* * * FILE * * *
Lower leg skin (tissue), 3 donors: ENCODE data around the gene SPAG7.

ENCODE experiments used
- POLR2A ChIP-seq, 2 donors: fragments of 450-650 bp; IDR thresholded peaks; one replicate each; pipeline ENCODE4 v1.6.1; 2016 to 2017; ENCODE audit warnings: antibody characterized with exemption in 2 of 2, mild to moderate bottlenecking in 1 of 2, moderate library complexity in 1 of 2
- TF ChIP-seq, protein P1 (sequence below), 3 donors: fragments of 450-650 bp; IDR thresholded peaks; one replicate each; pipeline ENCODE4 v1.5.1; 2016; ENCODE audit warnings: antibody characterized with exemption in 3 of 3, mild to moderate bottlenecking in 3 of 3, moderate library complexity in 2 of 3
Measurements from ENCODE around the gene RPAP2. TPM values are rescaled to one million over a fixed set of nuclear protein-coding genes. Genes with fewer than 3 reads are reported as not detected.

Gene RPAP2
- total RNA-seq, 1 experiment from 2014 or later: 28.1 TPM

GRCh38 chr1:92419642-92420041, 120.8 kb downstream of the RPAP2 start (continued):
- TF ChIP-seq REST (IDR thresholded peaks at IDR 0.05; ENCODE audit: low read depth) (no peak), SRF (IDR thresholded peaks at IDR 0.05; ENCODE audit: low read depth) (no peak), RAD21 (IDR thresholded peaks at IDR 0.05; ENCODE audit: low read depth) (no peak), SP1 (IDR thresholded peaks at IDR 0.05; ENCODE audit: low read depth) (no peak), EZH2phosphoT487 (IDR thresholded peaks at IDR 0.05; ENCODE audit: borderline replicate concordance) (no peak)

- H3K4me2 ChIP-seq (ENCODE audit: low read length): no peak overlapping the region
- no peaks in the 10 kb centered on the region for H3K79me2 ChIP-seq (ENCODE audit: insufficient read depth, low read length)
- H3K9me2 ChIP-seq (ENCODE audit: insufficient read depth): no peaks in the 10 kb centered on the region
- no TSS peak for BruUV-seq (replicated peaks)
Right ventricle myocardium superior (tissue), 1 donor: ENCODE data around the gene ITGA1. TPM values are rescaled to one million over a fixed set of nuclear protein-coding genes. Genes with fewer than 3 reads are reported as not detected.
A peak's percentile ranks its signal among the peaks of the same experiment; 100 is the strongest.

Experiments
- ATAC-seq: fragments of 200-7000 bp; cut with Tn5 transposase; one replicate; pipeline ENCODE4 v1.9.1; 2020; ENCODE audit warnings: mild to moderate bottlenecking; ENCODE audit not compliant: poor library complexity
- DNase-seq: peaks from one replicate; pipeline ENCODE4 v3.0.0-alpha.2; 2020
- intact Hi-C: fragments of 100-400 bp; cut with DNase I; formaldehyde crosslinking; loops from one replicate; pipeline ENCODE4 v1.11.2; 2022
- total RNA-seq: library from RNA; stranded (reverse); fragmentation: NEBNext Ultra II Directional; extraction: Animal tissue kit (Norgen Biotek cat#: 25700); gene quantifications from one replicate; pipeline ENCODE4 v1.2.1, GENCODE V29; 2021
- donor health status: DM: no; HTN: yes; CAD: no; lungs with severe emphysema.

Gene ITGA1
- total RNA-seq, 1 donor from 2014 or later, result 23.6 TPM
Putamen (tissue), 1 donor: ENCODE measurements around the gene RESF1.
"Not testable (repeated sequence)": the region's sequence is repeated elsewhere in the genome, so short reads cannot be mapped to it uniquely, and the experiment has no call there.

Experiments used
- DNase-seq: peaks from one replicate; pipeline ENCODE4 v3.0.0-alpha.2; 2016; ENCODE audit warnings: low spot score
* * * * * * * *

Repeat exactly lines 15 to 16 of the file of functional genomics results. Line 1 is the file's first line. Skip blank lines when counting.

A peak's percentile ranks its signal among the peaks of the same experiment; 100 is the strongest.

Experiments